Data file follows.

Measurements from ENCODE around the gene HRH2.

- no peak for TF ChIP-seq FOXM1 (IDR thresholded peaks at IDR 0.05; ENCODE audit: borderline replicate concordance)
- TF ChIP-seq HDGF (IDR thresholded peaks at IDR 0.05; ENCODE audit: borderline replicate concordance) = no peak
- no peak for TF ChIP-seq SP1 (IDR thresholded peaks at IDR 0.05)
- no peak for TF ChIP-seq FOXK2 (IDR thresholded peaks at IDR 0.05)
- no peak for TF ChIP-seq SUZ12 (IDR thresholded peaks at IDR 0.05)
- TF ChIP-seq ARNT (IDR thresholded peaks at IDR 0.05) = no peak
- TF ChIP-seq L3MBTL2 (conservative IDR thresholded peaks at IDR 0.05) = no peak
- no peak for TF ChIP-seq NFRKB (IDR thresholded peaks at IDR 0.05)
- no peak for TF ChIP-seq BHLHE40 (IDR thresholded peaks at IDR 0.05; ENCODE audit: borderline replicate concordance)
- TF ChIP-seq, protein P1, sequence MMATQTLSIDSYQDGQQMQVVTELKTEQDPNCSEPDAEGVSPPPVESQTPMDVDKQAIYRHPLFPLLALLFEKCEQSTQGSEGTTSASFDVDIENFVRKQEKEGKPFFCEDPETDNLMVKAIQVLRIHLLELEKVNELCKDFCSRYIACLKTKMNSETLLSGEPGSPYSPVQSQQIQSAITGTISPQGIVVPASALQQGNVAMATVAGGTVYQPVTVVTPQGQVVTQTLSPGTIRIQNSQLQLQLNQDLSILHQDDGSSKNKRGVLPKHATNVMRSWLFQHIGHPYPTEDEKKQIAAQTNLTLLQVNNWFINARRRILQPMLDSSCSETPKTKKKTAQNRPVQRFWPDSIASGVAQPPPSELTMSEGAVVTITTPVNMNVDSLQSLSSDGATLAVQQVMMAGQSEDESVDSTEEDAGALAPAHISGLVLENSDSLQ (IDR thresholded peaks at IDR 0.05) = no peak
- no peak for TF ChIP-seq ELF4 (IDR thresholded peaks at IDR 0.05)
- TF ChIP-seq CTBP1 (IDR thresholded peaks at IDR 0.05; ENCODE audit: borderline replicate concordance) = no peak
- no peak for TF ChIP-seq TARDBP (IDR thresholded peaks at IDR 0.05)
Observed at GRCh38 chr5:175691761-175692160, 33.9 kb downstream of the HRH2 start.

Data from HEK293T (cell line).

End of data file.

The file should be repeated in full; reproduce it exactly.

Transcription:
Measurements from ENCODE around the gene HRH2.

- no peak for TF ChIP-seq FOXM1 (IDR thresholded peaks at IDR 0.05; ENCODE audit: borderline replicate concordance)
- TF ChIP-seq HDGF (IDR thresholded peaks at IDR 0.05; ENCODE audit: borderline replicate concordance) = no peak
- no peak for TF ChIP-seq SP1 (IDR thresholded peaks at IDR 0.05)
- no peak for TF ChIP-seq FOXK2 (IDR thresholded peaks at IDR 0.05)
- no peak for TF ChIP-seq SUZ12 (IDR thresholded peaks at IDR 0.05)
- TF ChIP-seq ARNT (IDR thresholded peaks at IDR 0.05) = no peak
- TF ChIP-seq L3MBTL2 (conservative IDR thresholded peaks at IDR 0.05) = no peak
- no peak for TF ChIP-seq NFRKB (IDR thresholded peaks at IDR 0.05)
- no peak for TF ChIP-seq BHLHE40 (IDR thresholded peaks at IDR 0.05; ENCODE audit: borderline replicate concordance)
- TF ChIP-seq, protein P1, sequence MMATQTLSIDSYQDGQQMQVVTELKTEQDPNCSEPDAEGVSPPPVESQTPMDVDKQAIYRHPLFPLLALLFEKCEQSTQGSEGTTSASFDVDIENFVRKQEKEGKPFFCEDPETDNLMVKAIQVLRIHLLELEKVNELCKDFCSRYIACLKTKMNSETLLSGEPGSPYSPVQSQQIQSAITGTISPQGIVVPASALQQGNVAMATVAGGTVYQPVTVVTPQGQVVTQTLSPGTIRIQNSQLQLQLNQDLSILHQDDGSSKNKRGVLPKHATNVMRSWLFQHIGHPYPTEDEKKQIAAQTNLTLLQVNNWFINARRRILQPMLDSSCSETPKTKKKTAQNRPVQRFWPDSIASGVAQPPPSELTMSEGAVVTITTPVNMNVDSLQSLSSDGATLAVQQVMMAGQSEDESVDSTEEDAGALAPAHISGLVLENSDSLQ (IDR thresholded peaks at IDR 0.05) = no peak
- no peak for TF ChIP-seq ELF4 (IDR thresholded peaks at IDR 0.05)
- TF ChIP-seq CTBP1 (IDR thresholded peaks at IDR 0.05; ENCODE audit: borderline replicate concordance) = no peak
- no peak for TF ChIP-seq TARDBP (IDR thresholded peaks at IDR 0.05)
Observed at GRCh38 chr5:175691761-175692160, 33.9 kb downstream of the HRH2 start.

Data from HEK293T (cell line).